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DOI: 10.1097/INF.0000000000003172; PMCID: PMC8274583


Background: In Kenya, standard early infant diagnosis (EID) with polymerase chain reaction (PCR) testing at 6-week postnatal achieves early treatment initiation (<12 >weeks) in

Methods: We piloted birth testing at 4 Kenyan hospitals between November 2017 and November 2018. Eligible HIV-exposed infants were offered both point-of-care and PCR HIV testing at birth (window 0 to <4 >weeks) and 6 weeks (window 4-12 weeks). We report the: proportion of infants tested at birth, 6-week, and both birth and 6-week testing; median infant age at results; seropositivity and antiretroviral therapy initiation.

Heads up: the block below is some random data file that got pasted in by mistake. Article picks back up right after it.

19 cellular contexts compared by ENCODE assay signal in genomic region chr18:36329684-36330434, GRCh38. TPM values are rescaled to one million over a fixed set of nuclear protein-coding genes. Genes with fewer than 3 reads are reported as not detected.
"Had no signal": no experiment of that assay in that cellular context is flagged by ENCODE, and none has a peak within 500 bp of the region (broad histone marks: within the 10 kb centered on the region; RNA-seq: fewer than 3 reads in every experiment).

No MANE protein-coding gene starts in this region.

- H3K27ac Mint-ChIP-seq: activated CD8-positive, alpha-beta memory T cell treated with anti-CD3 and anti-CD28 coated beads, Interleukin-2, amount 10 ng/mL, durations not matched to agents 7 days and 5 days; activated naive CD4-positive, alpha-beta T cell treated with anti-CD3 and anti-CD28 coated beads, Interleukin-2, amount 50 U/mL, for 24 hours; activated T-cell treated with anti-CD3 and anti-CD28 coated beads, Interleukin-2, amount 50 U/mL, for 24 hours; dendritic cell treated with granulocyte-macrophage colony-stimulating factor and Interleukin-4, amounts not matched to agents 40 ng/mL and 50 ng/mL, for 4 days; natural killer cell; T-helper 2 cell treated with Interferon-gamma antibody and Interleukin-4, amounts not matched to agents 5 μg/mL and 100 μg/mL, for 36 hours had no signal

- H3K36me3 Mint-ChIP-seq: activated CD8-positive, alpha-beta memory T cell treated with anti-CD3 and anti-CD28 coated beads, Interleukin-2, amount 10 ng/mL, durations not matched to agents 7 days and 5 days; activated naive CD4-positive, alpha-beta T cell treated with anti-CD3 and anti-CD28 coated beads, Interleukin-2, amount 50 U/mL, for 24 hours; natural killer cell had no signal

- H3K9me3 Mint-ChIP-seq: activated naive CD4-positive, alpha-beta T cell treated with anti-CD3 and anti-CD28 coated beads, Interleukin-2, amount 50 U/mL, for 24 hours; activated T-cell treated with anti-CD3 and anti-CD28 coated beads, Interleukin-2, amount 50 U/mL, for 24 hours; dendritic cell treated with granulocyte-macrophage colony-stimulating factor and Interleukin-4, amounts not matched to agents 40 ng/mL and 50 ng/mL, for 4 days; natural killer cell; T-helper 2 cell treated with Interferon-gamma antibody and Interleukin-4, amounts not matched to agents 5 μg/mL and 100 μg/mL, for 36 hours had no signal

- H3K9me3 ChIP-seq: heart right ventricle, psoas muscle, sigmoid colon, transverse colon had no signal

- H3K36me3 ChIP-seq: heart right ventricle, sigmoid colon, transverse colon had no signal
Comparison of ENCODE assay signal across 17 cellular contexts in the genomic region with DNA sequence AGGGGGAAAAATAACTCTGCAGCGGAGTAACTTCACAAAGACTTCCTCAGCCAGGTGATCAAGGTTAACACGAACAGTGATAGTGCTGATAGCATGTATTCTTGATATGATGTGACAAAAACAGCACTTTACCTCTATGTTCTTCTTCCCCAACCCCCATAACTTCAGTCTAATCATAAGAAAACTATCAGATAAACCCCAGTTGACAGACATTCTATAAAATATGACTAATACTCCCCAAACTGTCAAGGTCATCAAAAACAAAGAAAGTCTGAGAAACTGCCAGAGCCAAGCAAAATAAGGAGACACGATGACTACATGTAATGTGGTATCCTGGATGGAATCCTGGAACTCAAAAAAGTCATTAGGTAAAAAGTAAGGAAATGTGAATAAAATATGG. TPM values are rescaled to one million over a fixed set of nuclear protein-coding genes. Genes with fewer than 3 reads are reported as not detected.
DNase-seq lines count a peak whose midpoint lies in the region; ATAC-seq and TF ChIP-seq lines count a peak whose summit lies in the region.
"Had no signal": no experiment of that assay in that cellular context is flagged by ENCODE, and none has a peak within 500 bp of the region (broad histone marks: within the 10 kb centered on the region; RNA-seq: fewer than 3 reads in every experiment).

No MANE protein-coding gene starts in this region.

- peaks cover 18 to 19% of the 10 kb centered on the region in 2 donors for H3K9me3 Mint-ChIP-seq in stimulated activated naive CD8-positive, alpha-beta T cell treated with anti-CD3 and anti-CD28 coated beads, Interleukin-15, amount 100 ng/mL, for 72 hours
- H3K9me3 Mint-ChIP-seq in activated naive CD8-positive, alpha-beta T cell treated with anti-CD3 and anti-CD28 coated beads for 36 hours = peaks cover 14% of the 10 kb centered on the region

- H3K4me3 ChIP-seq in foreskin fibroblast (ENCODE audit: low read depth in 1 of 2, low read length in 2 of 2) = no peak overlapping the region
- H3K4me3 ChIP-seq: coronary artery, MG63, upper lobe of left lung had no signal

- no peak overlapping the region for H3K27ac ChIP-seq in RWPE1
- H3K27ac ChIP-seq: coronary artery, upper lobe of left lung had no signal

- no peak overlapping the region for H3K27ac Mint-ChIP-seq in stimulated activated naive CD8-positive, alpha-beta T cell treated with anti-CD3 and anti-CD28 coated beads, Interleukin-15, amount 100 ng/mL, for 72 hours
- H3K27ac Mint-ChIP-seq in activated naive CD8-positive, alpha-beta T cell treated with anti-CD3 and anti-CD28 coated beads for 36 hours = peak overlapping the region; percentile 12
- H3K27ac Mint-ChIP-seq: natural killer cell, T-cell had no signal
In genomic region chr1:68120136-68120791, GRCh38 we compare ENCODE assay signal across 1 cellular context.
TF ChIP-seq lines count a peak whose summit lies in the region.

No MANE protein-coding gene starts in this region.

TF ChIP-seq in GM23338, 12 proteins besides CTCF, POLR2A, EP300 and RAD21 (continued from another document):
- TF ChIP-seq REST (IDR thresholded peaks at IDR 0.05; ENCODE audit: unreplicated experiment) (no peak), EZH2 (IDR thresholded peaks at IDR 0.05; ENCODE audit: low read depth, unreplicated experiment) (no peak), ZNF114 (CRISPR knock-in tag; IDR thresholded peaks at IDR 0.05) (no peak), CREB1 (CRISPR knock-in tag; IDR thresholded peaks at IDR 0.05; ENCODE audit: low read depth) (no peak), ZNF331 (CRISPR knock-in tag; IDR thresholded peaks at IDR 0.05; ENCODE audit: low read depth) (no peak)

Results: Final sample included 624 mother-infant pairs. Mean maternal age was 30.4 years, 73.2% enrolled during antenatal care and 89.9% had hospital deliveries. Among the 590 mother-infants pairs enrolled before 4 weeks postnatal, 452 (76.6%) completed birth testing before 4 weeks, with 360 (79.6%) testing within 2 weeks, and 178 (39.4%) before hospital discharge (0-2 days). Mothers were notified of birth PCR results at a median infant age of 5.4 weeks. Among all 624 enrolled infants, 575 (92.1%) were tested during the 6-week window; 417 (66.8%) received testing at both birth and 6-weeks; and 207 received incomplete testing (93.3% only 1 PCR and 6.7% no PCR). Four infants were diagnosed with HIV, and 3 infants were initiated on antiretroviral therapy early, before 12 weeks of age.

Conclusions: Uptake of PCR testing at birth was high and a majority of infants received repeat testing at 6 weeks of age.

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The Pediatric infectious disease journal





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